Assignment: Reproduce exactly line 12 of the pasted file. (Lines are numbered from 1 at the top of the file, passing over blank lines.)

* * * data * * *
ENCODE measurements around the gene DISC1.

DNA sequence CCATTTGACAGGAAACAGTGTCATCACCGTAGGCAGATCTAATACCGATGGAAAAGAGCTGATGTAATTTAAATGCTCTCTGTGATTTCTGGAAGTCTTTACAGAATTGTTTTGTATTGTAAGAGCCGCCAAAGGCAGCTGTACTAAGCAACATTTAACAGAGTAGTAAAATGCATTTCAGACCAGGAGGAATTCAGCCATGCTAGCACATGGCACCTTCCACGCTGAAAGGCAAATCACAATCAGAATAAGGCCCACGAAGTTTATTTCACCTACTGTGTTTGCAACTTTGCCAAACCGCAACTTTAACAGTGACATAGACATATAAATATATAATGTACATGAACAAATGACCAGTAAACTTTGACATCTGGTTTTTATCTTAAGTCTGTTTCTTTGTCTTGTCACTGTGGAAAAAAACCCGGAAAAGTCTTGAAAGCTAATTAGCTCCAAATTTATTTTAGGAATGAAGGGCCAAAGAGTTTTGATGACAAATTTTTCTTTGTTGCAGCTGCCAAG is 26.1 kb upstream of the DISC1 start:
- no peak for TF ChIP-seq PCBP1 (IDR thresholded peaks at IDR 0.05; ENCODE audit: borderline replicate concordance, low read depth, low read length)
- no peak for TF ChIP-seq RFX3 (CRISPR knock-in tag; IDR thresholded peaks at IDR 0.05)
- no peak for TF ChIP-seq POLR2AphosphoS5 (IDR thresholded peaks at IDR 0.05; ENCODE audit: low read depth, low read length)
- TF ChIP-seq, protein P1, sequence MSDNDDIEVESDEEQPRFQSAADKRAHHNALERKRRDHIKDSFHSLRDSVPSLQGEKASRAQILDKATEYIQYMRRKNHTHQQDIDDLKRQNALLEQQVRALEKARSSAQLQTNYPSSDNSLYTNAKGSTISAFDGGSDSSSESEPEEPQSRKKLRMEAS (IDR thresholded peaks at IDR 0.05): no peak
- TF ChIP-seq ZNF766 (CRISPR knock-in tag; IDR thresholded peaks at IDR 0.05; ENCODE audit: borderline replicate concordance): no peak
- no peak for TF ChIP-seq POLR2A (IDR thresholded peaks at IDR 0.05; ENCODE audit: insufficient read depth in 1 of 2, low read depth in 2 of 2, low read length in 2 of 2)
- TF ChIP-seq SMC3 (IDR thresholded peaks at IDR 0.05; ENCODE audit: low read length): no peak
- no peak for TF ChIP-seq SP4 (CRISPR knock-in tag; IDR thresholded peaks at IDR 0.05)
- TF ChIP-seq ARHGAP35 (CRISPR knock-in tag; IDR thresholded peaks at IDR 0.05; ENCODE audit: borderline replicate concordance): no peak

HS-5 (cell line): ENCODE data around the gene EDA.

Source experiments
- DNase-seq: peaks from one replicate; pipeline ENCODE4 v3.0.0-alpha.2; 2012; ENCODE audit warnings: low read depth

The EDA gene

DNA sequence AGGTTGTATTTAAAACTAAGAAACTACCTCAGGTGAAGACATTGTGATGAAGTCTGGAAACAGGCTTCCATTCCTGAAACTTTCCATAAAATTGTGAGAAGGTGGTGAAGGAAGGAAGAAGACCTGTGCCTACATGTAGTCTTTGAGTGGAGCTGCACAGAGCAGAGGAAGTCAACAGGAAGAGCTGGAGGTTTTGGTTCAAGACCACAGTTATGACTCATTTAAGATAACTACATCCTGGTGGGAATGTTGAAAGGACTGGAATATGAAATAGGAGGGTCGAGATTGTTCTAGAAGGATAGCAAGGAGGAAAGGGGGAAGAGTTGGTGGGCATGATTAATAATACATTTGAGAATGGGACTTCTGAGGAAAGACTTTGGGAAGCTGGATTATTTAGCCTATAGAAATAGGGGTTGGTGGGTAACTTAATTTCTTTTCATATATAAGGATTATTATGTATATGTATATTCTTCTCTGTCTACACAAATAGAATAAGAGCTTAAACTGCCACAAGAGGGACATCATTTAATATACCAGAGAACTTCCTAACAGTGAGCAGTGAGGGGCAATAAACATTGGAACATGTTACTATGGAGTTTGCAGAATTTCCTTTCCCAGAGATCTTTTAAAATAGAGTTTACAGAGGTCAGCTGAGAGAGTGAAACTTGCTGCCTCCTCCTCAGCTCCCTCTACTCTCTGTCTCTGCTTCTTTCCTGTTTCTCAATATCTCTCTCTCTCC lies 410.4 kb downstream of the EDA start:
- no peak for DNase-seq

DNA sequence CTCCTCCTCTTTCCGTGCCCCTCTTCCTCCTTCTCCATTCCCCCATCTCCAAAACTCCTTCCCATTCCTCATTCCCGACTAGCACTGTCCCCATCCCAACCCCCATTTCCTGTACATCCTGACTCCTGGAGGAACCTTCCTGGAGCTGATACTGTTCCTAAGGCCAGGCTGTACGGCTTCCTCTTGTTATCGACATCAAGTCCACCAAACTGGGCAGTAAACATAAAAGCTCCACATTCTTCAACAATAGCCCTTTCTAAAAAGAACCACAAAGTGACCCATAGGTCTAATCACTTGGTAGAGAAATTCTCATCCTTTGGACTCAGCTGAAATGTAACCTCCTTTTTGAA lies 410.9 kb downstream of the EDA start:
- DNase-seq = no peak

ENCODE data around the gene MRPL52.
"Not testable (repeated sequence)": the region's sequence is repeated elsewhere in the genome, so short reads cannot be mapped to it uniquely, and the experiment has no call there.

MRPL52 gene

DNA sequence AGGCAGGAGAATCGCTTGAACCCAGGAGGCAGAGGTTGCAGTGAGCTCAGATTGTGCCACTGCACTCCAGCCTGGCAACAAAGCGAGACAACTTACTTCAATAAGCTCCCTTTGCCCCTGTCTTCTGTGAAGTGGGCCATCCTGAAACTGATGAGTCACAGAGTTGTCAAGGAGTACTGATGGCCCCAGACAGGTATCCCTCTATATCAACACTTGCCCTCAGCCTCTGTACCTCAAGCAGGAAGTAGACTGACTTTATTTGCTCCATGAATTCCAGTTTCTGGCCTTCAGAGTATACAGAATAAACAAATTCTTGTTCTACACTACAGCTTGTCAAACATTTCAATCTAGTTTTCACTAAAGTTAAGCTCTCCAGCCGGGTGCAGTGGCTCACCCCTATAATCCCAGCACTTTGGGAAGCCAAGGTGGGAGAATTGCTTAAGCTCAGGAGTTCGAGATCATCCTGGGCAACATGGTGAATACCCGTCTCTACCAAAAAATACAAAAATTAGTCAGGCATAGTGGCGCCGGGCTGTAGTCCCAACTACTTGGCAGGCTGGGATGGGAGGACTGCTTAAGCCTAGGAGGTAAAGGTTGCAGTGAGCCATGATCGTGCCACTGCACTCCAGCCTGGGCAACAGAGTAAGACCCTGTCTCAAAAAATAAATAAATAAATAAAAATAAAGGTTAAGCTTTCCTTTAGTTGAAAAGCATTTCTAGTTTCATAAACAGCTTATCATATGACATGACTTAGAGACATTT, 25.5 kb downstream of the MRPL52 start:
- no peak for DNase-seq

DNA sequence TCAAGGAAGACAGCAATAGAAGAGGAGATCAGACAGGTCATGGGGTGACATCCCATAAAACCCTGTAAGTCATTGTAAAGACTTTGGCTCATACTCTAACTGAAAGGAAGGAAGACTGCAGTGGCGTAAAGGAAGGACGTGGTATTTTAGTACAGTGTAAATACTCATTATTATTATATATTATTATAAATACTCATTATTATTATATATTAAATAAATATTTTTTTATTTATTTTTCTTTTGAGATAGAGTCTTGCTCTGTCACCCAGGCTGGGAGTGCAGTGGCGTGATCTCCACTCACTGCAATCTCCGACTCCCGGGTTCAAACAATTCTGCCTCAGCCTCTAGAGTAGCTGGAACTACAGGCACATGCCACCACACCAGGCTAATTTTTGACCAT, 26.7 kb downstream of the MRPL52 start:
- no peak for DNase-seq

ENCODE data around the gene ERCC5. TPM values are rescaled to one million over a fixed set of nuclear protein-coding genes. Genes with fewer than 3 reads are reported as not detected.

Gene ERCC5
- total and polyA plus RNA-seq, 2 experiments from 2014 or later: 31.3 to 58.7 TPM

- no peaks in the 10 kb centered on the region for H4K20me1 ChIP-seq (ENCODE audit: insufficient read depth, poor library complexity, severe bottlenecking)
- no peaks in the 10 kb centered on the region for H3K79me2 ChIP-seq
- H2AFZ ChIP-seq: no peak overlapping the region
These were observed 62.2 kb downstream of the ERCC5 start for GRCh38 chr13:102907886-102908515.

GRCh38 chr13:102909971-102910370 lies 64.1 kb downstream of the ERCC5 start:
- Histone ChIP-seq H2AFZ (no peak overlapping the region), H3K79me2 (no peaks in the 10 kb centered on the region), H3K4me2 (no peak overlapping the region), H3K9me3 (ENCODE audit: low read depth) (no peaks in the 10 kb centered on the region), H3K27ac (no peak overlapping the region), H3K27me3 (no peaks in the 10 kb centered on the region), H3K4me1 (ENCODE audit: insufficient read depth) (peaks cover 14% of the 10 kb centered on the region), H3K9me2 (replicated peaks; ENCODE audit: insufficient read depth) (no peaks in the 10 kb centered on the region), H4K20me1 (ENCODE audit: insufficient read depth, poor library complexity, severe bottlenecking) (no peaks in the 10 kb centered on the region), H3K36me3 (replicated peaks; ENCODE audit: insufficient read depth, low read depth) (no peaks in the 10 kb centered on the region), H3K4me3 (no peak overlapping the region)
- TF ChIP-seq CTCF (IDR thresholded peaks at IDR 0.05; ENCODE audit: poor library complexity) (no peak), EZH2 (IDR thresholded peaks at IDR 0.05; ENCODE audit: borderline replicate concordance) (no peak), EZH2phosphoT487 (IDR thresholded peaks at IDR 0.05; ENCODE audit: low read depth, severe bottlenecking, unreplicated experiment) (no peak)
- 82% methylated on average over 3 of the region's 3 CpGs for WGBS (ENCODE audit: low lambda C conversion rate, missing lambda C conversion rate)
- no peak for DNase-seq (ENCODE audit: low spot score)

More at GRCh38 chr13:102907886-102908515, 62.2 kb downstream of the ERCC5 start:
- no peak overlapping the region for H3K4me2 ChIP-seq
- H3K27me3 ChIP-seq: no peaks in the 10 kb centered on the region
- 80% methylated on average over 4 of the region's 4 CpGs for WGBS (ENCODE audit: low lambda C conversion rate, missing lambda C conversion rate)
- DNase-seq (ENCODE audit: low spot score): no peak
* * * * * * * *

HS-5 (cell line): ENCODE data around the gene EDA.